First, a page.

6. For which values of a will the following system have no solutions? Exactly one solution?

Infinitely many solutions?

x + 2y - 3z = 4

3x - y + 5z = 2 .

4x + y + (a 2 - 14) z = a + 2

MATRICES MAT1091 MATHEMATICAL METHODS

v + 3w - 2x = 0

2u + v - 4w + 3x = 0

.

2u + 3v + 2w - x = 0

- 4u - 3v + 5w - 4x = 0

8. Exercises for Section 2.2, pages 107-110: 4 (a) and (c); 5 (a) and (c); 12.

9. For which value(s) of l does the following system of equations have nontrivial solutions?

( l - 3) x + y = 0

.

x + ( l - 3) y = 0

Answers

æ x1 ö æ 3 ö

ç ÷ ç ÷

2. (a) x2 = 1

ç ÷ ç ÷

ç x ÷ ç 2÷

è 3ø è ø

æ x1 ö æ -4 ö

ç ÷ ç ÷

3. (a) x2 = 2

ç ÷ ç ÷

çx ÷ ç 7 ÷

è 3ø è ø

If a = 4 the system has infinitely many solutions.

If a ¹ ±4 the system has exactly one solution.

MATRICES MAT1091 MATHEMATICAL METHODS

3 DETERMINANTS

Recommended reading: Chapter 3 (Sections 3.1, 3.2 [up to page 160] and 3.3 [up

to page 168])

The determinant of a square matrix associates a real number with a matrix and it can tell us

whether a system of equations has solutions or not.

Determinant of a 2 ´ 2 matrix

æa a ö a a

det ç 11 12 ÷ = 11 12 = a11a22 - a21a12

è a21 a22 ø a21 a22

æ3 1 ö

Example 24 Evaluate the determinant of the following matrix A = ç ÷.

è 4 -2 ø

Determinant of a 3 ´ 3 matrix

Use a row or column to expand along. Multiply each entry in chosen row/column by the

determinant of matrix remaining when you delete the row and column of that entry,

remembering to use the following pattern of +/- signs.

+ - +

- + -

+ - +

æ 1 2 3ö

ç

Example 25 Evaluate the determinant of the following matrix B = -4 5 6 .

÷

ç ÷

ç 7 -8 9 ÷

è ø

Determinant of a n ´ n matrix

The determinant of a n ´ n matrix can be also calculated by expanding it along any row or any

column as long as the following signs for the sub-determinants are used.

+ − + − ⋯

− + − +

+ − + −

− + − +

⋮

Note that it is easier to compute the determinant by expanding it along a row/column which

has a number of zeros.

MATRICES MAT1091 MATHEMATICAL METHODS

æ 0 1 1 1ö

ç ÷

ç 1 1

1

1÷

ç 2 2 2÷

Example 26 Evaluate the determinant of the following matrix C = ç 2 1 1 ÷ by using

ç 0÷

ç 3 3 3 ÷

ç 1 2 ÷

ç- 0 0÷

è 3 3 ø

row or column expansion.

Properties of determinants

The more zero entries there are in a matrix, the easier it is to find the determinant.

æ a11 0 0 0 ö

ç ÷

a21 a22 0 0 ÷

Example 27 Evaluate det( A) , where A = ç .

ç a31 a32 a33 0 ÷

çç ÷

è a41 a42 a43 a44 ÷ø

then det( A) is the product of the entries on the main diagonal; that is

(c) adding a multiple of any row to another row, or a multiple of any column to any column,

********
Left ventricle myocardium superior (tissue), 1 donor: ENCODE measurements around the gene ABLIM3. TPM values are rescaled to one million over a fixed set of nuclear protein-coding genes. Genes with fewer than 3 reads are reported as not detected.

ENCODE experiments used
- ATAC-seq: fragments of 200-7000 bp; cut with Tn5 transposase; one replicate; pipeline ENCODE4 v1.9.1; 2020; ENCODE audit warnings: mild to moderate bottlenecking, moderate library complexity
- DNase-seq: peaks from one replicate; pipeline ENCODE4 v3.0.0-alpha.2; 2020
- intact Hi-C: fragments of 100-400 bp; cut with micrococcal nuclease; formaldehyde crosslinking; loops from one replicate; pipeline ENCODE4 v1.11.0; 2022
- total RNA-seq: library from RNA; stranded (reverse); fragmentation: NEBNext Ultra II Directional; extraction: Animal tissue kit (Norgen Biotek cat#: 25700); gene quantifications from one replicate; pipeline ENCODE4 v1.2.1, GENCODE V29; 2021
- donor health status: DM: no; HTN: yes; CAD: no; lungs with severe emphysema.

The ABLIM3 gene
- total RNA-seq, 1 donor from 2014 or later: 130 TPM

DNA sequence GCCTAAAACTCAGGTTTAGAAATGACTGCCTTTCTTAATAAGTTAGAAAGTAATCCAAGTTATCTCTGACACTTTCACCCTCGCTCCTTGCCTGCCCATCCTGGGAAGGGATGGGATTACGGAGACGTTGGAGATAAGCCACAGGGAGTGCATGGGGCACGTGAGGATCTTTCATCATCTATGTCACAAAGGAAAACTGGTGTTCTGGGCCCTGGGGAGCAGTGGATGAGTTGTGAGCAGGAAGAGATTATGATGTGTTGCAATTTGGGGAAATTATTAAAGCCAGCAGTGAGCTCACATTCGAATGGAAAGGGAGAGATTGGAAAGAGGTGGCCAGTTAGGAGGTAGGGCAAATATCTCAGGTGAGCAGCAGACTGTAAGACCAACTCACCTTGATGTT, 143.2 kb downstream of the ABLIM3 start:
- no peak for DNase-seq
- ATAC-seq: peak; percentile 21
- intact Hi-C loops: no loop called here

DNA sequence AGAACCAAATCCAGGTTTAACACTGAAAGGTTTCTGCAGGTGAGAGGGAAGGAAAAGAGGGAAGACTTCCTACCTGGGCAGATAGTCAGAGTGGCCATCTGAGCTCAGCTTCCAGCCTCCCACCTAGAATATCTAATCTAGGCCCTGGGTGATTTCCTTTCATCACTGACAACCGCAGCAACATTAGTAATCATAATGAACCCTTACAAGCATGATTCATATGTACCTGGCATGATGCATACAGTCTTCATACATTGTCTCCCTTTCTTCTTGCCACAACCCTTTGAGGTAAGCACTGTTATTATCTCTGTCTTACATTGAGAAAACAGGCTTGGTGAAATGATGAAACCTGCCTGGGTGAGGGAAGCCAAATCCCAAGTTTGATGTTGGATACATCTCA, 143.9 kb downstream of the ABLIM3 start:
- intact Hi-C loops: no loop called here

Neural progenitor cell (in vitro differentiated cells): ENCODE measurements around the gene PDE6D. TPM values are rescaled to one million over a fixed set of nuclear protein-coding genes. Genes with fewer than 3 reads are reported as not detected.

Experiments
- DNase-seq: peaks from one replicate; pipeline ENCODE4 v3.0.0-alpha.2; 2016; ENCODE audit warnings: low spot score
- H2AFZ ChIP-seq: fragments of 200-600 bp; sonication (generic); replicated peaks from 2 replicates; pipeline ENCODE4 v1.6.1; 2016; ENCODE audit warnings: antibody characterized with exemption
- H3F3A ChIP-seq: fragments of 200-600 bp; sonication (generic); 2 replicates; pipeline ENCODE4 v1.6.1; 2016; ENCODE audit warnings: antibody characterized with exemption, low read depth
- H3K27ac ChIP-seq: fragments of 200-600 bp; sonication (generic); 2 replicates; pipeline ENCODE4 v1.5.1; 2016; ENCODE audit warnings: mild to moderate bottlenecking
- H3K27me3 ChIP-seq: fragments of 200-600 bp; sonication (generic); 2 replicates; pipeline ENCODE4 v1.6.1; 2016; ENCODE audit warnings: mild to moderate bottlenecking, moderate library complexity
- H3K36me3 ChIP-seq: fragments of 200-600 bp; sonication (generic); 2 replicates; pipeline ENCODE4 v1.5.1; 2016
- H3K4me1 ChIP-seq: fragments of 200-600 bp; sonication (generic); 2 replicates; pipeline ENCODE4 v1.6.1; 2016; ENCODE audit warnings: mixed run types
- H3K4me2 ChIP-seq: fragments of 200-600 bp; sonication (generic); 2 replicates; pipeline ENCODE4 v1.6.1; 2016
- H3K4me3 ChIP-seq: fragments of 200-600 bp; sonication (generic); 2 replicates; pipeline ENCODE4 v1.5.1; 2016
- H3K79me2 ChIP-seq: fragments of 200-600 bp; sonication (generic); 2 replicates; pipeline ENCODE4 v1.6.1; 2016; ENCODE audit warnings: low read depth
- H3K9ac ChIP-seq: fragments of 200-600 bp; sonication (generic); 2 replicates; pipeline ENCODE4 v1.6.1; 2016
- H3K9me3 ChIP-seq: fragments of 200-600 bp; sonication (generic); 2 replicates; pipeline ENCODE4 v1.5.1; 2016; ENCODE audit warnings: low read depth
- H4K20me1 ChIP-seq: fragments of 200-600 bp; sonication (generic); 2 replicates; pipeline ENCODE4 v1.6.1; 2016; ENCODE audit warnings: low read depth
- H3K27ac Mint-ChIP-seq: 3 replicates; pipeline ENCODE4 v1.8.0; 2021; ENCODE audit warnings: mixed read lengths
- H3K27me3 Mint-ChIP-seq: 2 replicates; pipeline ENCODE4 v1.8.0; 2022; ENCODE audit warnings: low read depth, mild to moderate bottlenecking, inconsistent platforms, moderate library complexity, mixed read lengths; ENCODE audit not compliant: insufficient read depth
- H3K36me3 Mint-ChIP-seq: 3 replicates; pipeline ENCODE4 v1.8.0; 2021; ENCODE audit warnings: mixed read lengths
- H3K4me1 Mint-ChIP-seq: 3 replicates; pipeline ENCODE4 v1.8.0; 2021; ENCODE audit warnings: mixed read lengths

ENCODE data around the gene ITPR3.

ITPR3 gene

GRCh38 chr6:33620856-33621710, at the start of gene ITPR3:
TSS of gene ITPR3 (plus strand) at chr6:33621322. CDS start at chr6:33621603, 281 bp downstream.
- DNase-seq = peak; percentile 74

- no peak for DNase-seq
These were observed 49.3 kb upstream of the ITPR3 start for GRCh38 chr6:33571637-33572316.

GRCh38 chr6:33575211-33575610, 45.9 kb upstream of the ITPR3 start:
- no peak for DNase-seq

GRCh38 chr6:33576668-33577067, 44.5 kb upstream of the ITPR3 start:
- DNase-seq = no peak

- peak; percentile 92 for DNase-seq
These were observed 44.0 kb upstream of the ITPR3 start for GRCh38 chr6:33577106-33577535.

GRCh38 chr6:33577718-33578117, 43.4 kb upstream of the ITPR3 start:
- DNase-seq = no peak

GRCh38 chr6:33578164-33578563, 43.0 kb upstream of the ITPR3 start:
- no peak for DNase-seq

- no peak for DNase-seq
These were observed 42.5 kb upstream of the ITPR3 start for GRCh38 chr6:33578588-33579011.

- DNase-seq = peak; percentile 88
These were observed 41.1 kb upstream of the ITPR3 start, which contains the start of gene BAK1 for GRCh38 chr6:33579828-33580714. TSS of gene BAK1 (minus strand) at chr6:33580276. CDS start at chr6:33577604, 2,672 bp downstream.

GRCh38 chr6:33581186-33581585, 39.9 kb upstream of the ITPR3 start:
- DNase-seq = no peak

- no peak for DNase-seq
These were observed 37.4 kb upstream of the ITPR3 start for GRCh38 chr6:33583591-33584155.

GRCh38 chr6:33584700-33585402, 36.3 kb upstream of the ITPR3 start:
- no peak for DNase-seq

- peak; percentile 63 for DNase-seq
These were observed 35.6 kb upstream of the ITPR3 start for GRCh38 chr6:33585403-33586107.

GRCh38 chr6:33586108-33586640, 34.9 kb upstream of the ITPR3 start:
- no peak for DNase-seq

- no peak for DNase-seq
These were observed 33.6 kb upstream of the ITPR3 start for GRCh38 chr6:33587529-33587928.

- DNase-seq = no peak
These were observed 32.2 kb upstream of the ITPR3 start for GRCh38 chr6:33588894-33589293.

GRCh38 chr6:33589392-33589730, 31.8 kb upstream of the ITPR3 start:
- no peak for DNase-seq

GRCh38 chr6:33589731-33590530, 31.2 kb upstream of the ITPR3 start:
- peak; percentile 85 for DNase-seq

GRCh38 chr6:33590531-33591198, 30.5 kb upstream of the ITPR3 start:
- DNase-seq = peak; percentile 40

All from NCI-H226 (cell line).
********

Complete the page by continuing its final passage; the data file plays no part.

then det( B) = det( A).

Remark Note that property (c) of Theorem 6 states that if kRi + R j ® R j then

det( B) = det( A). However, the following elementary row operation kRi - R j ® R j is a

combination of two elementary row operations, i.e. ( -1) R j ® R j and kRi + R j ® R j , and it

changes the sign of the determinant: det( B) = - det( A).

MATRICES MAT1091 MATHEMATICAL METHODS

The basic idea is to apply elementary row operations to reduce the given matrix A to a matrix

R that is in row-echelon form. Since a row-echelon form of a square matrix is always upper

triangular, det( R ) can be evaluated easily. The value of det( A) can be obtained from det( R )

æ 0 1 5ö

ç ÷

Example 28 Evaluate det ( A) by row-reduction, where A = 3 -6 9 .

ç ÷

ç 2 6 1÷

è ø

echelon form.

2. If a square matrix A has two proportional rows or two proportional columns, then det( A) = 0

æ2 7 8ö æ 1 -2 7 ö

æ -1 4 ö ç ÷ ç ÷

e.g ç ÷, ç 3 2 4÷, ç -4 8 5 ÷

è -2 8 ø ç2 7 8÷ ç 2 -4 3 ÷

è ø è ø

æ3 1ö

Example 30 Consider the matrix A = ç ÷ . Compute det( A) and det(5 A) .

è 2 2ø

4. If A and B are both matrices of the same size, then det( AB) = det( A) det( B) .

æ 3 1ö æ -1 3 ö

Example 31 Consider the matrices A=ç ÷ and B=ç ÷. Verify that

è 2 1ø è 5 8 ø

det( AB) = det( A) det( B) .

Example 32 Show that det ç ÷ + det ç ¢ ¢ ø÷ = det ç

¢ ÷ø

¢ a22 + a22

.

è a21 a22 ø è a21 a22 è a21 + a21

MATRICES MAT1091 MATHEMATICAL METHODS

5. Let A , A¢ and A¢¢ be square matrices that differ only in a single row, say the r th, and

assume that the r th row of A¢¢ can be obtained by adding corresponding entries in the r th

rows of A and A¢ . Then

det ( A¢¢) = det ( A) + det ( A¢) .

(a) ka11 + a21 ka12 + a22 ka13 + a23 = a21 a22 a23

a31 a32 a33 a31 a32 a33

(b) ka11 - a21 ka12 - a22 ka13 - a23 = - a21 a22 a23

a31 a32 a33 a31 a32 a33

a1 + b1 a1 - b1 c1 a1 b1 c1

a2 + b2 a2 - b2 c2 = -2 a2 b2 c2

a3 + b3 a3 - b3 c3 a3 b3 c3

æ 1 2 3ö

ç ÷

Example 35 Is the matrix A = 1 0 1 invertible?

ç ÷

ç 2 4 6÷

è ø

1

( )

7. If A is invertible, then det A-1 =

det ( A)

.

MATRICES MAT1091 MATHEMATICAL METHODS

3 PRACTICAL EXERCISES

1. Evaluate the determinants of the following matrices by reducing them to row-echelon form.

1 -2 3 1 5 4 2 1

3 -6 9

5 -9 6 3 2 3 1 -2

(a) -2 7 -2 (b) (c) .

-1 2 -6 -2 -5 -7 -3 9

0 1 5

2 8 6 1 1 -2 -1 4

2 0 0 0

3 -17 4 1 -2 3

-8 2 0 0

(a) (b) 0 5 1 (c) 2 -4 6

7 0 -1 0

0 0 -2 5 -8 1

9 5 6 1

a b c

4. Given that d e f = -6 , find

g h i

(a) g h i (b) -d -e - f (c) d e f .

a b c 4g 4h 4i g - 4d h - 4e i - 4 f

5. Without directly evaluating, show that a b c = 0.

1 1 1

(a) a2 b2 a2 + b2 + c2 = a2 b2 c2 (b) a2 b2 + ta2 c2 + rb2 + sa2 = a2 b2 c2

a3 b3 a3 + b3 + c3 a3 b3 c3 a3 b3 + ta3 c3 + rb3 + sa3 a3 b3 c3

MATRICES MAT1091 MATHEMATICAL METHODS

æ 1 2 4ö

æ k - 3 -2 ö ç ÷

(a) A = ç ÷ (b) A = 3 1 6 .

ç ÷

è -2 k - 2 ø ç k 3 2÷

è ø

æa b cö

ç ÷

(a) det b c a = ( a + b + c ) ( ab + bc + ca - a 2 - b 2 - c 2 )

ç ÷

çc a b÷

è ø

ç

(b) det - sin f cos f cos q

÷

ç cos f sin q ÷ = 1

ç 0 - sin q cos q ÷ø

è

Answers

5 ± 17

7. (a) k = (b) k = -1

2

MATRICES MAT1091 MATHEMATICAL METHODS